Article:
What are ya fucken lookin at cunt?
Faaark and Chrissakes.
She was a bloody tranny!
His arms waved like the blades on the wind farm on the hills outside Albany.
Mate, sorry, I thought you were…
As she – he – made a beeline for Timezone he felt like he’d been dumped hard on the ocean floor at Hillarys, then had his face rasped along the granulated floor.
The red corpuscles surged around his torso and his heart was pounding louder than the terrible din made by two alpha-male dugongs battlin to see who would impregnate this season’s prize cow, but it was if he was made of lifeless metal even stiller than the Bon Scott statue around the corner…
The Lazy Aussie says
He slunk back to the house, the cool darkness of the verandah swallowing him, back to the safety of the womb. Womb. Shit. The thought reminded him of his itchy todger again. He stomped back to the worn red laminated kitchen table, his steps booming like the noon gun at The Roundhouse on the wide, smooth, century old jarrah boards. He’d escape it all on the trip back to the Old Dart for the Bookers anyway.
He pulled open the envelope and scanned the ticket again. First Class. Yep. Of course it was. But the thought still nagged at him like the announcer at the public pool kiosk all those years ago as they practiced frog kick and then lay on the hot concrete to warm their young bodies…Maybe he should have specified? He could still call Qantas. Nah ridiculous. Leaving from Perth, there was no chance he’d be sitting next to Thomas Keneally. Jesus, 18 hours listening to that prick…He must remember to take the ipod though just in case. Even Keneally couldn’t talk through three hours of John Butler. Could he?
poor lisa says:
A thought came unbidden into the coiled pulsing cortex, grey and gnarled like a ravaged but defiantly alive reef, which lay beneath his insouciantly unfashionable thatch.
It’s mean, but… Fuckit, I can say it to meself can’t I? At least I won’t have to share a row with Dorothy Hewitt. He chuckled saltily and dragged a coupla Things of Stone and Wood tracks on for good measure.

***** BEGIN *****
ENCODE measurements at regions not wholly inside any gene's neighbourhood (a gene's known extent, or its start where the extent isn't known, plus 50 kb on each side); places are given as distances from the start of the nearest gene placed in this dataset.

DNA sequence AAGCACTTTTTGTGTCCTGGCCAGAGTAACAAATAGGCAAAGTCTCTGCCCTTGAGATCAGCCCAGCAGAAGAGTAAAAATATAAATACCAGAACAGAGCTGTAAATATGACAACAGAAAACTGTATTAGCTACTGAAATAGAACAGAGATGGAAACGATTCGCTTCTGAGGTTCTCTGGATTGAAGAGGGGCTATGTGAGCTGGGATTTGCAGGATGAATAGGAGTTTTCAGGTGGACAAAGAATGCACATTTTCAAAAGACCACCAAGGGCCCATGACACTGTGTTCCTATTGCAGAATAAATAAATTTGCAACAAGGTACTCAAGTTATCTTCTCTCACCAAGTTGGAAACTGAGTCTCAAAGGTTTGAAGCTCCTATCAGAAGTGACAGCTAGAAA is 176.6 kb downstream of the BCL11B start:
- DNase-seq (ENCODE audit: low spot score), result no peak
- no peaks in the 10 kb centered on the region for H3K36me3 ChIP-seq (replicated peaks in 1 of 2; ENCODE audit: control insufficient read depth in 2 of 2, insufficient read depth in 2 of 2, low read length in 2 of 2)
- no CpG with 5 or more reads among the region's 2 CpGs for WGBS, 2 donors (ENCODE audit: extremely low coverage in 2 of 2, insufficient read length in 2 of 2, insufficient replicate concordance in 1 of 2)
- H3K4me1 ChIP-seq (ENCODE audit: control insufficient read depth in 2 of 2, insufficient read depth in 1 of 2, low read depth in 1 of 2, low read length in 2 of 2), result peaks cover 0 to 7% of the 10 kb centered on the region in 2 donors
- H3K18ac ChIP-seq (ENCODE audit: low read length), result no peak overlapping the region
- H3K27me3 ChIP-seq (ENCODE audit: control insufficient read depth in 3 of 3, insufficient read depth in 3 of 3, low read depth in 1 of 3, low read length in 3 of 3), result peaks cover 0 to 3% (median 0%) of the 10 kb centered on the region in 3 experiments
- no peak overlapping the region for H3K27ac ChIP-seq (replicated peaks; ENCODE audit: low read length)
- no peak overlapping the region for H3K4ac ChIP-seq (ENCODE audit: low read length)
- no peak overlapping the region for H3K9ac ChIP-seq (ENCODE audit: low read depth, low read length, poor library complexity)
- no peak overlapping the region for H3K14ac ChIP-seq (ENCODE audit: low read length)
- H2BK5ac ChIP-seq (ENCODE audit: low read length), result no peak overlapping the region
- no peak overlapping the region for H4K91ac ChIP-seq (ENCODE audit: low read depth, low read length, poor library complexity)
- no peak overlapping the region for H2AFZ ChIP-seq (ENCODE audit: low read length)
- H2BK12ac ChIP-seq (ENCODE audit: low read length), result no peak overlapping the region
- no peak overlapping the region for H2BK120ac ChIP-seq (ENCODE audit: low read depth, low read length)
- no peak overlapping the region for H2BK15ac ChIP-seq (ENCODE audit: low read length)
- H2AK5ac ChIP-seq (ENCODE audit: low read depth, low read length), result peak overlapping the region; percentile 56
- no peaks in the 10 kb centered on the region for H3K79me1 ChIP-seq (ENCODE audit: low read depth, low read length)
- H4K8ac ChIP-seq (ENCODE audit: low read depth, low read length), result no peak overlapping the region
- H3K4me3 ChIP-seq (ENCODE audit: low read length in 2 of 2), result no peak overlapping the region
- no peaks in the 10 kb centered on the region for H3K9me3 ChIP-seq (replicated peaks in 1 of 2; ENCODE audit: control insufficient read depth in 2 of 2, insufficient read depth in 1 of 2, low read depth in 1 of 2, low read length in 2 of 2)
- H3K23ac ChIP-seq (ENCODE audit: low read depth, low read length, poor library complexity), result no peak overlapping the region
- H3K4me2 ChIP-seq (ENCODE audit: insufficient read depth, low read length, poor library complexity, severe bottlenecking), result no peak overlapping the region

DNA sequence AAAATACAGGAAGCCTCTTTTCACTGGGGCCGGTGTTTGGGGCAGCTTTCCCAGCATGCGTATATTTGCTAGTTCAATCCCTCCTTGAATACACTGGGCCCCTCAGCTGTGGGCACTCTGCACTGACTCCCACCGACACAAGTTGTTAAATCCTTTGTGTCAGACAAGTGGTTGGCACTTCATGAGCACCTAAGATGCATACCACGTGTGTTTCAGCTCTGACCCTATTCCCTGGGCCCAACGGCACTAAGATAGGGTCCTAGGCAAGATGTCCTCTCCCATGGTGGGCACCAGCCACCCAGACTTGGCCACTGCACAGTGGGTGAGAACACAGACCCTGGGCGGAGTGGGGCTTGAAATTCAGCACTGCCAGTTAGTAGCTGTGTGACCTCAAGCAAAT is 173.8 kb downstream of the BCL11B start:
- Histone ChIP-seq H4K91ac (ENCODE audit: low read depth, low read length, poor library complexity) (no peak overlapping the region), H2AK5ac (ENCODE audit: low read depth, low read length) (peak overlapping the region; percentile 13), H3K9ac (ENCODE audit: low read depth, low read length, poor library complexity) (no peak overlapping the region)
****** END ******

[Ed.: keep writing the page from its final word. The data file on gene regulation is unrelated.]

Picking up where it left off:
Suddenly the phone rang out, its obnoxious tones as jarring as an overfed seagull hovering over an uncovered bowl of potato salad. He picked up the receiver.
“Timothy? Is that you, son?”
Jesus, it was Mum. ‘For Flipper’s sakes, I don’t have time for this crap!’ he thought. ‘Doesn’t she know how busy I am?’
How many times did he have to tell the bloody nursing home not to let the senile old bat hassle him unless it was an emergency? What was it this time, more gross stories about kerosene baths? Not for the first time he cursed Today Tonight for putting crazy ideas in the loony old bag’s head – he never should have let her have that television in her room.
‘Oh well,’ he mused. ‘blood is thicker than water, I suppose if I can spare five minutes if it’ll get her off my back…’
Aloud, he answered “Yair Mum, it’s your little nipper. How’s things at Ebbing Tides?”
“What? Speak up sonny, I’ve lost my hearing aid again.”
“HI MUM, HOW ARE YOU?”
“Don’t shout dear, it’s very bad manners. I’m not deaf you know.”
‘No,’ he thought. ‘You’re just as mad as a galah.’
“Whaddaya want, Mum? I’m in the middle of something important here.”
“I can’t find your father anywhere, is he visiting with you?”
Oh God, not this again.
“Mum, Dad’s dead. He’s been dead for years. That’s why me and the kids bought you that goldfish, to keep you company.”
“Oh…Are you sure, son? I’m sure I was talking to him just a few hours ago.”
“YES I’m sure Mum. It’s just the dementia making you all confused again.”
“Oh…well, how are the grandkids? I’d love to see them sometime, maybe you could bring them for a visit next weekend? Just half an hour? I’d love to see you you know…”
“Well, I’d really like to Mum, you know I would, but I’m just drowning with work at the moment. Maybe in a few weeks or something.”
‘There, that should buy me some time.’ he thought.
“Oh. OK. Sorry to bother you son.”
“Anyway, I have to go now Mum. Was that everything?”
“OK then, bye Mum.” he said, hanging up.
‘I really have to get a phone with caller ID.’ he mused to himself, absentmindedly scratching around the old meat ‘n two veg. ‘Now where was I again?’